We had a quiet day today (well quiet is a relative thing, you know that) Got up late. Coffee-d, sat around and read for a bit. Got dressed then went to Springvale, an Eastern suburb of Melbourne with a large Vietnamese population. We had lunch at a Vietnamese cafe. Pho. (A Vietnamese soup). Karen and Adam did some grocery shopping and then it was on to a used bookstore in Belgrave.
MY ACQUISITIONS :
The Flaxborough Crab - Colin Watson
Hopjoy was Here - Colin Watson
Tuesday - day 4 of being woken by a small bouncing puppy! Jedda is totally delightful - but wakes much earlier and more energetically than I do.
Well the first weekend of our 2007 MWF celebrations has been and gone and we have started again with a bang - or at the very least some desperately sore feet from strolling and sore ribs from laughing.
Well here I am. Eating, drinking and reading - 3 of my favourite things. Festivities officially kicked off on Friday afternoon when Karen, Adam, Helen and I hooked up with Kerrie, Bob, Karen's neighbour, Fiona and Brian Kavanagh for the Chocolate Walking Tour. It's amazing how much you can justify prodigious over-indulgence in chocolate by telling each other that walking very short distances will negate the weight-gaining potential of pigging out. Then home to work on curing Helen's long-running cold with most excellent Margueritas with lime juice.
After rising before sparrow's, and a 90 minute flight, I arrived in Melbourne early on Friday morning. Leaving my luggage with Karen's neighbour at his office in the city, I fortified myself with coffee, and proceeded to wander the streets of Melbourne while I waited for Sunnie to arrive on the train from Karen's country property. In my meanderings I somehow found myself in Kill City bookshop, and left an hour or so later with Sunnie ...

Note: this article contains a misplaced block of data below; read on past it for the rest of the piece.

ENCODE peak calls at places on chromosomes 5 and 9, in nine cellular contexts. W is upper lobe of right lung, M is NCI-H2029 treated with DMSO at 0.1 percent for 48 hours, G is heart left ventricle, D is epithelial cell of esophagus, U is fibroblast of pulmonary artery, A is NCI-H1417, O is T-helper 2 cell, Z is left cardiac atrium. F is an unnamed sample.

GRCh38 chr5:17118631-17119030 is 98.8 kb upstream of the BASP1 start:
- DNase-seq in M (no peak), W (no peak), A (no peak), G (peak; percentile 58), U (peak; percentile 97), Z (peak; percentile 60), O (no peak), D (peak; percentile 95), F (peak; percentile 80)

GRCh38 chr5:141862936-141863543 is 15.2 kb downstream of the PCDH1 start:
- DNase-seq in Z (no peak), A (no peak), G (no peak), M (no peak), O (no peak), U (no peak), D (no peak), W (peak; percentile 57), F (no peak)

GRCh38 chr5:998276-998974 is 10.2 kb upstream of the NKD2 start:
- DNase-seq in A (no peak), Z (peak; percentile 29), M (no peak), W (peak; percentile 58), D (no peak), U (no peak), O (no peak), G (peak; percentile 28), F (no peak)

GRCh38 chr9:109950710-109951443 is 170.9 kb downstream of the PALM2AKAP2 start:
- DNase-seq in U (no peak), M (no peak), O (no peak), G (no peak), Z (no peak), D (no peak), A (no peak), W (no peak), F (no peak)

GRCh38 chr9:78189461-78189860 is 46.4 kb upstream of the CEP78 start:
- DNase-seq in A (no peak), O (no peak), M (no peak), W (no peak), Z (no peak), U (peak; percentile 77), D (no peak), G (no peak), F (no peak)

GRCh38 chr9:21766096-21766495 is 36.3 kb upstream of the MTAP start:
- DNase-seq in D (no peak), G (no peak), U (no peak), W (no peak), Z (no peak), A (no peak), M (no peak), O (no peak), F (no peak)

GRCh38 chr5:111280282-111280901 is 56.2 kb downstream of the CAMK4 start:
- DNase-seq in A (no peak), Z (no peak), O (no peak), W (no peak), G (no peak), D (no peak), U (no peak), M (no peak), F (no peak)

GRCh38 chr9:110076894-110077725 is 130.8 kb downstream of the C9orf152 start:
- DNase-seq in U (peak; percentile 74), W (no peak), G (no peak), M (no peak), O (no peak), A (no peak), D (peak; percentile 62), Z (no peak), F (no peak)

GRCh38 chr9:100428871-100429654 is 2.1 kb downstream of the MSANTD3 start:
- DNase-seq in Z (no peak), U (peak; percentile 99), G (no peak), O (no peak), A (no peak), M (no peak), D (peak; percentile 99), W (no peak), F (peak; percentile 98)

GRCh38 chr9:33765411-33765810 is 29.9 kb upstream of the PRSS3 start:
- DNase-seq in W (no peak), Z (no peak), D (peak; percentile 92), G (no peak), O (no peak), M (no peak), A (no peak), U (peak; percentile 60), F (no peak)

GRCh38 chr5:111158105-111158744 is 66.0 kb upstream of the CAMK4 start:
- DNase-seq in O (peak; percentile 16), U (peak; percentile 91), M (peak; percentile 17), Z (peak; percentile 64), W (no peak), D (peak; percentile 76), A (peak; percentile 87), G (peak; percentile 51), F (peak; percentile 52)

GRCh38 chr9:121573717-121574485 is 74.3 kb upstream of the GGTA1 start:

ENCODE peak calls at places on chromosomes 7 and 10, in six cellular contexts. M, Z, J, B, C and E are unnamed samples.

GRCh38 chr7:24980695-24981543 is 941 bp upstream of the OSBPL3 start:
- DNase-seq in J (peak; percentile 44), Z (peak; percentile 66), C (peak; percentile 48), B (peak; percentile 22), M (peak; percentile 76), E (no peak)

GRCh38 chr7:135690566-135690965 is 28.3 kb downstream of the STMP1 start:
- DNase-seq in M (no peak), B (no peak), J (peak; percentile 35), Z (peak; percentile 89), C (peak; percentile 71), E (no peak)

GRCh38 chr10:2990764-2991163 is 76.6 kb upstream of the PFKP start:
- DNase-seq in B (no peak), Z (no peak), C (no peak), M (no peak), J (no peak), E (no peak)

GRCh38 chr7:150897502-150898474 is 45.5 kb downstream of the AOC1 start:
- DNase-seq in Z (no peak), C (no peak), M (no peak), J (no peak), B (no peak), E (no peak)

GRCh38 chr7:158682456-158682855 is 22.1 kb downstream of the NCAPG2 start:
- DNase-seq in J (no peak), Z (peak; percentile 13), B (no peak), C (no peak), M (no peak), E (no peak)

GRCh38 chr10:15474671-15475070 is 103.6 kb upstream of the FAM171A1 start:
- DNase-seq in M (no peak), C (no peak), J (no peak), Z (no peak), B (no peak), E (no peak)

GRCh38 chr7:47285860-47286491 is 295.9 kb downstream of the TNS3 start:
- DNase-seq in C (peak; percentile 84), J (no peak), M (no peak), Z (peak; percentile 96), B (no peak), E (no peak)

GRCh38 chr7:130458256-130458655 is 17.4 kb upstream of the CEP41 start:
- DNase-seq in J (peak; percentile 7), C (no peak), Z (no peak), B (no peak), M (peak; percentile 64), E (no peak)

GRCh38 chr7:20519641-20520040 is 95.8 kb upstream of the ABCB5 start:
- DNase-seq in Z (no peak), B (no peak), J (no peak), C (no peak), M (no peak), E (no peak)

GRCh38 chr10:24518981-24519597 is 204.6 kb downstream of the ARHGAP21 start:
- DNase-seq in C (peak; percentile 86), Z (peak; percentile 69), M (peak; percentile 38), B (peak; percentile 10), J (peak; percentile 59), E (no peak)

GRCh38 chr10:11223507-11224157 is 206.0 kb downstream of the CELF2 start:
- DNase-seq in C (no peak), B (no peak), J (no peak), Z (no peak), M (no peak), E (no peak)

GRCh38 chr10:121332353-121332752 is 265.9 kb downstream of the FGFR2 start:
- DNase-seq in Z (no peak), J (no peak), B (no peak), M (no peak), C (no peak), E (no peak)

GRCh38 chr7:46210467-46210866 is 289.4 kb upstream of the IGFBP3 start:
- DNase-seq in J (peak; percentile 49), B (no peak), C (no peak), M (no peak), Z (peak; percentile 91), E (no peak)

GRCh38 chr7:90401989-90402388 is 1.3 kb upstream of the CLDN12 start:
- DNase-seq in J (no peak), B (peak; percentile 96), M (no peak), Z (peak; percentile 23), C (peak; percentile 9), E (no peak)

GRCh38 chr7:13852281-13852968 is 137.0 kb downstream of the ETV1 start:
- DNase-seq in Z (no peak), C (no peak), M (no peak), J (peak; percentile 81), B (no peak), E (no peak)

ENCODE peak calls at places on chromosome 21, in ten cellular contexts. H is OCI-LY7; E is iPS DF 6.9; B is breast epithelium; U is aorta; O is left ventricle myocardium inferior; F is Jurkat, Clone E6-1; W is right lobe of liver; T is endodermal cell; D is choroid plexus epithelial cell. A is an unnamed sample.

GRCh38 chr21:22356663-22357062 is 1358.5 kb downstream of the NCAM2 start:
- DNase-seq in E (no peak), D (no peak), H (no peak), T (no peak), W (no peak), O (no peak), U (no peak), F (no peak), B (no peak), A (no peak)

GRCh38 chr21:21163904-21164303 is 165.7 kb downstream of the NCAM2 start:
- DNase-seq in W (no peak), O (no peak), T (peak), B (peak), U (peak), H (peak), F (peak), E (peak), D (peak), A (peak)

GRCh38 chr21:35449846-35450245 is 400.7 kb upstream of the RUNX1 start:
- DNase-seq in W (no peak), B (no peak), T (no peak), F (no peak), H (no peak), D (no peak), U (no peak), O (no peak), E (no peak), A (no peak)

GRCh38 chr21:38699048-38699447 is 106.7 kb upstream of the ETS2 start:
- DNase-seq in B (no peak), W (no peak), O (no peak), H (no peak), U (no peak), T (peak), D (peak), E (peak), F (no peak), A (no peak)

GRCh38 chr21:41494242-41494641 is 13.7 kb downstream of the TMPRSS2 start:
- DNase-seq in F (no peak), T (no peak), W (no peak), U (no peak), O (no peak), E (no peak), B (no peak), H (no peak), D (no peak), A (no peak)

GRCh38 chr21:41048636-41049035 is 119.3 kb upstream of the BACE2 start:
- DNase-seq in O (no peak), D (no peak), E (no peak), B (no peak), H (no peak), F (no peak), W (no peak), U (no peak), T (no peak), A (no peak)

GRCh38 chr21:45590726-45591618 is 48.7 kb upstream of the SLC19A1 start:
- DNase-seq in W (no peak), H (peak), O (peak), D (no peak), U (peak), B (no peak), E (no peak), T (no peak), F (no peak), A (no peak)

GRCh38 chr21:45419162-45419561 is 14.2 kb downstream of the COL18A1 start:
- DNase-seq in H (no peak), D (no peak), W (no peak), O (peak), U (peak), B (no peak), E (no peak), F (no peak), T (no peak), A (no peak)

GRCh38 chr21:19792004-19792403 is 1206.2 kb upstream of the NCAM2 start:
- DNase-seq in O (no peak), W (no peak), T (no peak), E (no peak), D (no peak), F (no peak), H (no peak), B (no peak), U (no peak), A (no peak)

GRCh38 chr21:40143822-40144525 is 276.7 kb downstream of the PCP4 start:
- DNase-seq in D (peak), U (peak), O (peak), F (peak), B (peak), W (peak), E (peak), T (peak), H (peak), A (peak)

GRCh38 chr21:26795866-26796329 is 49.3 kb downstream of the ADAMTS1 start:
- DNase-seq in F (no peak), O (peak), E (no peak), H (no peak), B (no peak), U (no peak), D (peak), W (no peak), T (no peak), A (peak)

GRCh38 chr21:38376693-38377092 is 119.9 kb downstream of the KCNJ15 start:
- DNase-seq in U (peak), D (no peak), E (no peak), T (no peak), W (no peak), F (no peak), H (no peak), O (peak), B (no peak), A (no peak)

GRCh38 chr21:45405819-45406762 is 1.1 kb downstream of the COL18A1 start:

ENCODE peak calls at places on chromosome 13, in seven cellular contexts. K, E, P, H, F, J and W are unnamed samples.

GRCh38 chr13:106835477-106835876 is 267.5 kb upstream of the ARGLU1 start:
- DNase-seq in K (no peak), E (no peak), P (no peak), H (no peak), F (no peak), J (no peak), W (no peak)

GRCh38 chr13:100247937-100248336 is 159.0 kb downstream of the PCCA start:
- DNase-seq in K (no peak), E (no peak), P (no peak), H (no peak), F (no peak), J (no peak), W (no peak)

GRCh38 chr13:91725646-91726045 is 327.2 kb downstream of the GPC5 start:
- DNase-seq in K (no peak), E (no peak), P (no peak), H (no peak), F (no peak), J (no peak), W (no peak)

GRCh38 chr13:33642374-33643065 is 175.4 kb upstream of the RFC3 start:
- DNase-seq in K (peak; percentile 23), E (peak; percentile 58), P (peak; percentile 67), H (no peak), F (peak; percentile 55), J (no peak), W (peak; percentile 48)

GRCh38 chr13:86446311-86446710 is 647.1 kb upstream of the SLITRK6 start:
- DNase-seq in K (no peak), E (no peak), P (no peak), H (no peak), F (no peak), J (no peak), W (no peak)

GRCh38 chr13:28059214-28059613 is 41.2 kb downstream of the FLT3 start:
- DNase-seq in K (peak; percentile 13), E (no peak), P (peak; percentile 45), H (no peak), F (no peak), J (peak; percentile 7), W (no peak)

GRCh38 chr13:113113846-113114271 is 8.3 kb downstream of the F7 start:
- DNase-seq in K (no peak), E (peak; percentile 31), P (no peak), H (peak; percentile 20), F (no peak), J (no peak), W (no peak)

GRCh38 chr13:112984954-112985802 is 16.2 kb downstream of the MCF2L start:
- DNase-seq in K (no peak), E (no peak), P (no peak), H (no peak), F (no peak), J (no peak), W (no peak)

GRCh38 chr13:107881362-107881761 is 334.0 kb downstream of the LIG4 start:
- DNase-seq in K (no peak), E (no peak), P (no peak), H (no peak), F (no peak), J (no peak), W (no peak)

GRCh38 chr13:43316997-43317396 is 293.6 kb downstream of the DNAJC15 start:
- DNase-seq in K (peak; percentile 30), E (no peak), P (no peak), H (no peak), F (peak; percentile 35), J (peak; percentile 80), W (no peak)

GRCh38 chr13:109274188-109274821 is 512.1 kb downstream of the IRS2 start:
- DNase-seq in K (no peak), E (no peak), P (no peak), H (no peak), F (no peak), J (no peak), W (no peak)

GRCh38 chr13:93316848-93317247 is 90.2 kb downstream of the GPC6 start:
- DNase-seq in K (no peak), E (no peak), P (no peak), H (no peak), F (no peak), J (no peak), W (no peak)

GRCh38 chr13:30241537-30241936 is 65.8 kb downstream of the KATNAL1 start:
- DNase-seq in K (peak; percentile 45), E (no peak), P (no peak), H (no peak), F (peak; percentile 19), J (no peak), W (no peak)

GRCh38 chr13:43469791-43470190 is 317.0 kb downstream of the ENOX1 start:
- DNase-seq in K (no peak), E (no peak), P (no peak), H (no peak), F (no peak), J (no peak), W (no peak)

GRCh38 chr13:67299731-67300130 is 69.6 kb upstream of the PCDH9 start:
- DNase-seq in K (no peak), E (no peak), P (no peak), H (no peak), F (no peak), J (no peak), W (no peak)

One of the aims that we had for this year's Melbourne Writers Festival was to emulate the tradition that 4MA members have of an opening dinner. We decided to have ours on the first Saturday of the festival and we were keen to find a venue that had something a little different about it. We finally settled on trying Tjanabi - a newish restaurant on the edges of Federation Square - not that far from the Malthouse Theatre. Interestingly enough, next year the Festival will be moving to Federation Square.
A link to SOHO Crime's newsletter arrived in my mailbox this morning - and Garry Disher and Colin Cotterill head up the entries.
Have a look at the newsletter:
The Ned Kelly's will be presented as part of the Melbourne Writers Festival (we'll be there again this year) on the evening of Wednesday 29th July, 2007.
Best Crime Novel
Chain of Evidence by Garry Disher (Text Publishing)
The Night Ferry by Michael Robotham (Little, Brown)
The Unknown Terrorist by Richard Flanagan (MacMillan)
The Cleaner by Paul Cleave (Random House)
The Undertow by Peter Corris (Allen & Unwin)
Spider Trap by Barry Maitland (Allen and Unwin)
Best First Crime Novel
With little fanfare, some would say as little fanfare as he received in life, a report of the death of Eric Rolls appeared in the Sydney Morning Herald this week. Not a crime fiction author, but an Australian author whose most well known book is probably 1981's A Million Wild Acres, the story of the conquest and destruction of the Australian Wilderness. Another of his books "Citizens and Sojourners" has adorned the shelves in these parts for many years.
Our final weekend covered 3 panels that we were particularly keen to attend.